What to Make of the G-20
Despite the enormous efforts of its Australian hosts, the weekend’s meeting of the Group of 20 leaders in Brisbane will be remembered more for the theatrics of Russian President Vladimir Putin than for breakthroughs on the solutions that a sluggish global economy desperately needs.
No, not all was lost for either that summit or for the Asia-Pacific Economic Cooperation meeting in China a few days earlier. But the accomplishments were generally disappointing, and they were much more bilateral than multilateral.
From his run-in with Canadian Prime Minister Stephen Harper to his abrupt early departure from the summit to “get some sleep,” Putin dominated much of G-20 news coverage. And with discussions failing to de-escalate tensions over Ukraine, the West is again having to consider an intensification of Russia sanctions, notwithstanding the risks for its own economies.
In the middle of this, however, the G-20 managed to sign off on anti-tax-evasion measures and on anti-corruption guidelines. And leaders took another step forward on a pro-growth approach as each offered specific structural reforms to be taken at the national level. The problem, however, is this is unlikely to lead to the much-needed breakthroughs in growth and job creation needed in the G-20 countries.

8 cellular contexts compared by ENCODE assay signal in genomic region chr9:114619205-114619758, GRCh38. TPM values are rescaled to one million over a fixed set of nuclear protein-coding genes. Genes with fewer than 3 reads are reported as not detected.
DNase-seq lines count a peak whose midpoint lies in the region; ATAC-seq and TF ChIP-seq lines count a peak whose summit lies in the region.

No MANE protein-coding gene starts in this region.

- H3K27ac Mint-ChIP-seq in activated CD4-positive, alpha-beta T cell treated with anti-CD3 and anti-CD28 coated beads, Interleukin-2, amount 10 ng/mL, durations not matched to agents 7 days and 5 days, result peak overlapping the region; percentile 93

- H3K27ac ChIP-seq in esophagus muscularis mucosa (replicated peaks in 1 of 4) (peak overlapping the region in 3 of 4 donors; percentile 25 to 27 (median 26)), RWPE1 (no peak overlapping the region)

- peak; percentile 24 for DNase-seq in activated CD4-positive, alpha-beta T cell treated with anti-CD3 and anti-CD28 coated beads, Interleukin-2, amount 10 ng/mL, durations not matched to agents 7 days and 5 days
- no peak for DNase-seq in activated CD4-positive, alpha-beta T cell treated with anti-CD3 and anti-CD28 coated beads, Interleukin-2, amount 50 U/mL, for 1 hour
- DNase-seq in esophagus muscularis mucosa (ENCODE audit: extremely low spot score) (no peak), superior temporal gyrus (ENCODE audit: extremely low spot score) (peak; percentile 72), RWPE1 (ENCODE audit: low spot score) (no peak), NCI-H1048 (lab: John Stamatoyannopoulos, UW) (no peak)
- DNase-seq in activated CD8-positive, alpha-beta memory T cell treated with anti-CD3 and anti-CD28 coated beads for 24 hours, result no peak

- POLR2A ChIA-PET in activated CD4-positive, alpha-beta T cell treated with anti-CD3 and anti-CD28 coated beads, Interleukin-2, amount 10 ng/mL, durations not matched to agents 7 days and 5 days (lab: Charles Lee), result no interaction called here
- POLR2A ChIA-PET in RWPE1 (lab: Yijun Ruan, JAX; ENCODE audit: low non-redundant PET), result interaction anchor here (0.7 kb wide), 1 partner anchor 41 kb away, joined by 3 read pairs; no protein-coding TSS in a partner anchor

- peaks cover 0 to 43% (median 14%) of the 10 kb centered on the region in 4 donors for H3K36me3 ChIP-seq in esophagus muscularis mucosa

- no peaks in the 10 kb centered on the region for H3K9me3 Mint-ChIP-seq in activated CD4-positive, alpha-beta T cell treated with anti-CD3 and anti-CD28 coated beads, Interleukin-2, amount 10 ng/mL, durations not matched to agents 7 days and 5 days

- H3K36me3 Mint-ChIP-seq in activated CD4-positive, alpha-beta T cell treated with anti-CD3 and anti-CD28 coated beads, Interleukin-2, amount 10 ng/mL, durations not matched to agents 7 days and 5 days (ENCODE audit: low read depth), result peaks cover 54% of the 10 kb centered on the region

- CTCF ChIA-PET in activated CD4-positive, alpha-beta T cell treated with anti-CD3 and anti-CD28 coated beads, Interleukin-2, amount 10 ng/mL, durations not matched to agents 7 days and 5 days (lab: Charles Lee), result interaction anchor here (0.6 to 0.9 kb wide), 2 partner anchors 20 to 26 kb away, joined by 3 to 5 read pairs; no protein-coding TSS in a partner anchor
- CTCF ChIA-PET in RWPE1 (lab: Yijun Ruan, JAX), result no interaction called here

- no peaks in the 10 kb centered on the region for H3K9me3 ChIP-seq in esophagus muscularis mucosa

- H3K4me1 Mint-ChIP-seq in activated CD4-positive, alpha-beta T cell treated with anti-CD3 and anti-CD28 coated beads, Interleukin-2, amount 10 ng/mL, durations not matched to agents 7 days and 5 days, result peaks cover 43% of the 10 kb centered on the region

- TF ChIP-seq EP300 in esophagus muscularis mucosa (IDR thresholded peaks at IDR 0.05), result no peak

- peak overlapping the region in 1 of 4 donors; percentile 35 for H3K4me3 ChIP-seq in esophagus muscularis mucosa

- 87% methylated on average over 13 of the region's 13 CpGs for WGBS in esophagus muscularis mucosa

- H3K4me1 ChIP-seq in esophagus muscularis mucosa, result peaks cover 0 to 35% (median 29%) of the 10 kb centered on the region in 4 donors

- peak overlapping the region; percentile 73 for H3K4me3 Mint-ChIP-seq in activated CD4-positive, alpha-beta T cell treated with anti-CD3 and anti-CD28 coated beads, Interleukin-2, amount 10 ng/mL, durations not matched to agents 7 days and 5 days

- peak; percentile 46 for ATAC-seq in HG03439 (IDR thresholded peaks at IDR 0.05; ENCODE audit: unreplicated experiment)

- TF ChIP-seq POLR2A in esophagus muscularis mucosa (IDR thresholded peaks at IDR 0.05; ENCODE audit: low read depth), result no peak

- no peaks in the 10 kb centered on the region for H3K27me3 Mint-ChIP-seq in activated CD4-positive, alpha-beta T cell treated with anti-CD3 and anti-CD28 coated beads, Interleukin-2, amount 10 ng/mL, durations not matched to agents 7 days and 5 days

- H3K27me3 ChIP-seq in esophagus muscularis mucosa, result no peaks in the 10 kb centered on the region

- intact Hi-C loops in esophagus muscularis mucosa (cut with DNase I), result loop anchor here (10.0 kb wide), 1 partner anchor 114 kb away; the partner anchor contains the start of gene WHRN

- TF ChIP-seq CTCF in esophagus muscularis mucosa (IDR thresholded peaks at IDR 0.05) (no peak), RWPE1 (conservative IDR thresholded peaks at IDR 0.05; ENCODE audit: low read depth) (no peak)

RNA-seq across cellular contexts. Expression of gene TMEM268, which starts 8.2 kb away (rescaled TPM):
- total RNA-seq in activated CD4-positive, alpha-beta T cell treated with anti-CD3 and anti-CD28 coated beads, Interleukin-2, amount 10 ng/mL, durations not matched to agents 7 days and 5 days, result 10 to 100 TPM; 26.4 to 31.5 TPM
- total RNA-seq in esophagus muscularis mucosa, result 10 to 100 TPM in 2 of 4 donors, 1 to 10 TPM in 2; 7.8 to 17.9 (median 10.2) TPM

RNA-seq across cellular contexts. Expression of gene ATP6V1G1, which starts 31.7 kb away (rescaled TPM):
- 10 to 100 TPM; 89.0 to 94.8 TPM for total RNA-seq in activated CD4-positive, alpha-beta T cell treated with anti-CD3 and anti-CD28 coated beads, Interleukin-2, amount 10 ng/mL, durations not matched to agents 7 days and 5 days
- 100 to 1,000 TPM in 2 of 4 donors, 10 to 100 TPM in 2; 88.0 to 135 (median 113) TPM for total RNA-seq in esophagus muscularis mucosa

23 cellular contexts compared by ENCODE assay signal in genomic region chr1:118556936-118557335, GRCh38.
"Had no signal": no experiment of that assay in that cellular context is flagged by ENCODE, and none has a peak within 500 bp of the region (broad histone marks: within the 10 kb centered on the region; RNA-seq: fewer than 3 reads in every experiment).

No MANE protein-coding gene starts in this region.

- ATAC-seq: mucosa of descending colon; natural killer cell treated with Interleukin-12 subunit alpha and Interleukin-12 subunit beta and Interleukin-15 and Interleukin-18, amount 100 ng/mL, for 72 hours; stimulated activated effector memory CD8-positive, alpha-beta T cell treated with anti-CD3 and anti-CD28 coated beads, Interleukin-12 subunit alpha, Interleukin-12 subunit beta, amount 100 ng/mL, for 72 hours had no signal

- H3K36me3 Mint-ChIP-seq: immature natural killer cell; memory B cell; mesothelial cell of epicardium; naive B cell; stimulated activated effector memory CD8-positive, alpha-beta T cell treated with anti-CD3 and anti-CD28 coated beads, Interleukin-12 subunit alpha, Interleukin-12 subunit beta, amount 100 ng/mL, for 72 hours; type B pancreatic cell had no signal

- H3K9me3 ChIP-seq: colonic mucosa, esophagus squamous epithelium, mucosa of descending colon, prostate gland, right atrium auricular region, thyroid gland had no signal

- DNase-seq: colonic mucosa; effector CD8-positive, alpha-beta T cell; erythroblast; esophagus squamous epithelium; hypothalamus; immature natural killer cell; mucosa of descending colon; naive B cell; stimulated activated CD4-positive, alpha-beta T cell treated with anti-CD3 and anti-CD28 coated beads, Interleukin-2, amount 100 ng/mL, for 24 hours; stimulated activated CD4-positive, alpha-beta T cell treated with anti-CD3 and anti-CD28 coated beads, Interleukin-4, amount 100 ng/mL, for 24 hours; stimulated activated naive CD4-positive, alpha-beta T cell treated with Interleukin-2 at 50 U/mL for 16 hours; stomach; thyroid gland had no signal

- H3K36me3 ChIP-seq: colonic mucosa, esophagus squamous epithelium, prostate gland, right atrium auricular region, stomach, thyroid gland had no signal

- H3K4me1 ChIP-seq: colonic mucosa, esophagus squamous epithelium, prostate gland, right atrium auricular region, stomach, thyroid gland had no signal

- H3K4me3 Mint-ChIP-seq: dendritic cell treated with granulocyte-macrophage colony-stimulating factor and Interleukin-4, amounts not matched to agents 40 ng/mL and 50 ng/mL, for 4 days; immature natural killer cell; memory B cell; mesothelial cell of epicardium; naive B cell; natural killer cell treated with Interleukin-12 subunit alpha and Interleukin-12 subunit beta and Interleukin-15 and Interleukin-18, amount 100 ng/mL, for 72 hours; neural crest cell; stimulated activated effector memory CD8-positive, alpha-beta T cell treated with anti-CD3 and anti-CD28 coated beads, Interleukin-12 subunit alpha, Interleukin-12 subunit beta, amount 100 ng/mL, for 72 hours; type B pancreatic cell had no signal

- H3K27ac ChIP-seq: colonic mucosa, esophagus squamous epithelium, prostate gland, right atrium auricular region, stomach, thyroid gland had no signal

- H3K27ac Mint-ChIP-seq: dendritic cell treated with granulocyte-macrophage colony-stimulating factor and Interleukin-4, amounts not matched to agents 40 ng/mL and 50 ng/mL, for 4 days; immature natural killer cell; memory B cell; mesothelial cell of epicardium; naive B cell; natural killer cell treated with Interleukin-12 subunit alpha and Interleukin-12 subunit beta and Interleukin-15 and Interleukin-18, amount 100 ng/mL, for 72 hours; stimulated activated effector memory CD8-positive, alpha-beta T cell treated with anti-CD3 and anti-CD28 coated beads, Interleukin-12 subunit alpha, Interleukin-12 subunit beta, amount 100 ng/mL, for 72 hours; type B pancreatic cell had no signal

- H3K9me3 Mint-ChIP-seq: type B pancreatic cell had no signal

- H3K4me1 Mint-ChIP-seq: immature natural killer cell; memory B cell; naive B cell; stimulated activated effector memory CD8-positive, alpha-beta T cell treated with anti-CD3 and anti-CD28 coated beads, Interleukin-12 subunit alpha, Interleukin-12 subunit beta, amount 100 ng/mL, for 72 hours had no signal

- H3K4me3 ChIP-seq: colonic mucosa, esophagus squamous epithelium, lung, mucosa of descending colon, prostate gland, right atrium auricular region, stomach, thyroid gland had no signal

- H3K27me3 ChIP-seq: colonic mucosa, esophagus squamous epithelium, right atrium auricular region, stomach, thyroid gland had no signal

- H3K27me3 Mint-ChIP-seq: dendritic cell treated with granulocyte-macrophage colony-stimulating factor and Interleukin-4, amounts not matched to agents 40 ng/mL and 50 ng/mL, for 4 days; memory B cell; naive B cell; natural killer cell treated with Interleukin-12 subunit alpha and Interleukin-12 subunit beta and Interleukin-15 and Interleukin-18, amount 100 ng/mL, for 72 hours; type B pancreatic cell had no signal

The missed opportunity was unfortunate given that the world’s most powerful leaders met at a time when global growth is slowing (and this morning’s poor Japanese growth number should be a further loud wake-up call). Because of the incomplete response, increasingly ineffective central bank policies face the risk of fueling financial instability down the road.
If anything, both the G-20 and APEC meetings confirmed again that multilateralism struggles these days, both outright and relative to bilateralism.
The most notable accomplishment to emerge last week was bilateral. The agreements between China and the U.S., notably on climate-change responses, were the result of old-fashioned two-country diplomacy carried out separately from multi-country negotiations. And they reflected how common interests between the world’s two leading economies can produce agreement without requiring a convergence of the culture, values and mind-sets. There was also a trade agreement between China and Australia.
Here is where multilateral meetings may help these days: They provide world leaders with air cover for delicate bilateral negotiations, without all the expectations and pressures that accompany more traditional two-country summits. But long gone are the days of the London G-20 meeting in April 2009 when proper multilateral coordination and agreements on meaningful actions helped the world sidestep economic depression.